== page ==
Following resistance to a municipal plan to create a highway that would bulldoze a historic part of Beirut, architects and urban professionals are now reclaiming that space as one for public intervention and exploration. This Saturday, you can join architect and former AUB professor Sandra Rishani for a sort of “scavenger hunt” across the path of the proposed (now stalled) highway project. Participants will visit three installations prepared by Rishani and her partner Nada Borgi from [hatch] architecture studio, under the title: “Popping Spaces: A Workshop On Playful Urban Internvetion”
Participants will be given an urban toolkit “to intervene on the spine (Boutros pathway) or within their own neighborhoods to highlight or raise an issue, reuse a ‘public’ space, occupy a ‘public’ space…”
This will also encompass “a case study on how with some reused and recycled items we can intervene in the public to raise awareness, campaign for a different future of space, highlight a loss, or create an actual usable space in the present. What is interesting for us about this site is that a very big part of it is expropriated by the government. So many of the empty plots and houses may in the present time be used by the public as it is owned by the public. A unique situation we think for squatting and starting to use this space as a linear pedestrian green park.”
The campaign to fight the $75 million Boutros Road project was one of the major activism case studies I discussed during a TEDx talk I gave in Beirut last year.
Basically activists and urban professionals were able to produce a multifaceted and multidisciplinary campaign to highlight how the overpriced project would lead to more problems than it proposed to solve on technical level, while also destroying one of the city’s biggest green spaces and most historic neighborhoods. In response, architects and urban professionals proposed a park project. However the municipality of Beirut rejected those suggestions with little consideration, and yet due to public pressure, the project has been stalled for the past two years.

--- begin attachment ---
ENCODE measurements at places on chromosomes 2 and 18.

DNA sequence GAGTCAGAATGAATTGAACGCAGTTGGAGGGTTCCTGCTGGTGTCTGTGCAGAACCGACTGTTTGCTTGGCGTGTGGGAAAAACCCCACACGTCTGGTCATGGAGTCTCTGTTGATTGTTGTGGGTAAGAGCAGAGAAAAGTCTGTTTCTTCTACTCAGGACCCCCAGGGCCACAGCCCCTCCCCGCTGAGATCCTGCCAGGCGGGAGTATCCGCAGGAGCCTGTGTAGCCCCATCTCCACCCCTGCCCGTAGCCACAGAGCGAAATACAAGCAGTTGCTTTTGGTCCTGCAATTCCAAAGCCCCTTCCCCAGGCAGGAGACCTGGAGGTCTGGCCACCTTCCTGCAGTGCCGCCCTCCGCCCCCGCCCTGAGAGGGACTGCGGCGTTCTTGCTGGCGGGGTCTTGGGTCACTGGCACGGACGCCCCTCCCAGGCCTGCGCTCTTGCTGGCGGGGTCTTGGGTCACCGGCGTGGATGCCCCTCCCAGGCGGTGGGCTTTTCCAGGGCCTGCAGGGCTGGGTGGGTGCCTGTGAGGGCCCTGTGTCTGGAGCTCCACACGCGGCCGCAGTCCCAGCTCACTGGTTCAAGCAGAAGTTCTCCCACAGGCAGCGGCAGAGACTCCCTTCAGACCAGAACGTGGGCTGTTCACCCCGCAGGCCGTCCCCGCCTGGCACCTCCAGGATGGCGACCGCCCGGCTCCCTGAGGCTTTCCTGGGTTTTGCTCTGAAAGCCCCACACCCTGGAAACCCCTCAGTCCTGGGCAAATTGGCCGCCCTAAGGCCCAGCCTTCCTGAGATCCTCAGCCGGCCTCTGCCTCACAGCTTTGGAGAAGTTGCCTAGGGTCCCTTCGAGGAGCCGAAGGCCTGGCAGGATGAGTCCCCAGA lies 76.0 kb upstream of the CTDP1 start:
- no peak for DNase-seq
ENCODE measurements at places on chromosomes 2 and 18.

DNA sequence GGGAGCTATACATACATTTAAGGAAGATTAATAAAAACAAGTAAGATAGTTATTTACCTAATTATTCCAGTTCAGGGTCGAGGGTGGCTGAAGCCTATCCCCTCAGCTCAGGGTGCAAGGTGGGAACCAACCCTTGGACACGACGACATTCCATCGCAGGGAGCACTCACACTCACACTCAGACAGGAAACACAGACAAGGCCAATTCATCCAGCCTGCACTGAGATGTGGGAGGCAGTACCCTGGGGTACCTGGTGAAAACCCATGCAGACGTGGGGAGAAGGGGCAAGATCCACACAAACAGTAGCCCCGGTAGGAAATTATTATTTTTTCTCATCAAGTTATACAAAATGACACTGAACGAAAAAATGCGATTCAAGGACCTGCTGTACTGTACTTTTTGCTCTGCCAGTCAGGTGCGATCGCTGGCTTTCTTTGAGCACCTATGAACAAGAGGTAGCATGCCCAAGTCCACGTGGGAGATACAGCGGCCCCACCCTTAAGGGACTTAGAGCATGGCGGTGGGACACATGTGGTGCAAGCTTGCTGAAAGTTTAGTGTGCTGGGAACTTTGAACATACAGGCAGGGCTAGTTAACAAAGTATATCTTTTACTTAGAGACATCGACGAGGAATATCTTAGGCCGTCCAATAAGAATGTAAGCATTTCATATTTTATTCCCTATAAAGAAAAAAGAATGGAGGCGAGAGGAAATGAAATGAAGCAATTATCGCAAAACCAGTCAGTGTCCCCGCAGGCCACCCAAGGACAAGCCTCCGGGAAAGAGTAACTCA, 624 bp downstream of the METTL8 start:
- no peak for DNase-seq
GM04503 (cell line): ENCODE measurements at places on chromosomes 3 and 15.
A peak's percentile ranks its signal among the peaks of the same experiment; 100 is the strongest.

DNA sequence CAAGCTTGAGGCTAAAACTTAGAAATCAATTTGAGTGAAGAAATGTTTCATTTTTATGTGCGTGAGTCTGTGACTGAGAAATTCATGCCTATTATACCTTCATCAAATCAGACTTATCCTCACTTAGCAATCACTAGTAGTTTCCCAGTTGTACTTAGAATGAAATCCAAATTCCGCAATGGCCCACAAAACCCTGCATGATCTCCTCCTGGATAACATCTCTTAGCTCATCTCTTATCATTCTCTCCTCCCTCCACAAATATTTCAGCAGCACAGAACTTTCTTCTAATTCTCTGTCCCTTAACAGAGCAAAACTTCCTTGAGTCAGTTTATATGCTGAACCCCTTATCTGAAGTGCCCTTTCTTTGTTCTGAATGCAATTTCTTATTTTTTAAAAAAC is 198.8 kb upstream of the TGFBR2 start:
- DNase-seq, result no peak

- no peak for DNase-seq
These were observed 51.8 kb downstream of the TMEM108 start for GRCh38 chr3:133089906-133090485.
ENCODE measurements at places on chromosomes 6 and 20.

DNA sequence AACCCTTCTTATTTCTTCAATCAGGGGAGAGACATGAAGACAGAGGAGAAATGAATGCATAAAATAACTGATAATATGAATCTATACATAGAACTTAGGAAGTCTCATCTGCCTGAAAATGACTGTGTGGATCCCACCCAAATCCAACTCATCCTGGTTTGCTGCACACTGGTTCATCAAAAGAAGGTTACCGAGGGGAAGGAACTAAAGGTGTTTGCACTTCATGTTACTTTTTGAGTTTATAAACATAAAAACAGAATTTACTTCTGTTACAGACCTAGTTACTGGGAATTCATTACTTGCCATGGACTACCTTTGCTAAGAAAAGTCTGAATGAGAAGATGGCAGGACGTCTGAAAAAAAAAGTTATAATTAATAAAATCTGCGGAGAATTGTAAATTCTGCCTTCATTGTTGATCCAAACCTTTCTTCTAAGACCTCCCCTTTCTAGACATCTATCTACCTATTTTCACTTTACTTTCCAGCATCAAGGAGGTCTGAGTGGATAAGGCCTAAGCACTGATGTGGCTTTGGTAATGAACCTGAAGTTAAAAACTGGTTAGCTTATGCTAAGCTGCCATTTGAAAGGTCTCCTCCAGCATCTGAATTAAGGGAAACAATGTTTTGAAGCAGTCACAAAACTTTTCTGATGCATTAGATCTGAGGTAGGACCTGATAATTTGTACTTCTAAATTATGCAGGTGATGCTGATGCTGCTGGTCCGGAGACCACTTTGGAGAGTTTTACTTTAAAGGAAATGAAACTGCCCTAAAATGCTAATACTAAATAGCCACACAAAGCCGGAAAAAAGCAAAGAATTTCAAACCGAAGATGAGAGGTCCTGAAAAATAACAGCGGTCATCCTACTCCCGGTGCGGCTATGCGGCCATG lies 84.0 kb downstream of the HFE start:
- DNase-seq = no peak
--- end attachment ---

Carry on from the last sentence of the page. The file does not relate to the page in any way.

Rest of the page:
I think it’s really interesting to see efforts to continue to pursue this project and engage citizens in the process of developing their city, a process which is too often dominated by non-transparent elite decision-makers and powerful real estate companies.
Rishani, who is the author of Beirut The Fantastic Blog, has produced some very thought-provoking interventions in past, including a fascinating tour of inaccessible city spaces I was able to attend a couple of years ago in collaboration with AUB, Carole Lévesque and Rana Haddad. See this previous post for details on that event known as “The Welcoming City Vertical Design Studio”. Judging by how great that was, I would highly recommend this upcoming event.
Click here to register for Saturday’s event and also check out the Facebook event page. And for more on the Boutros road project, be sure to check out the impressive website, including research, maps, images as well as a petition produced by the civil coalition that opposed it.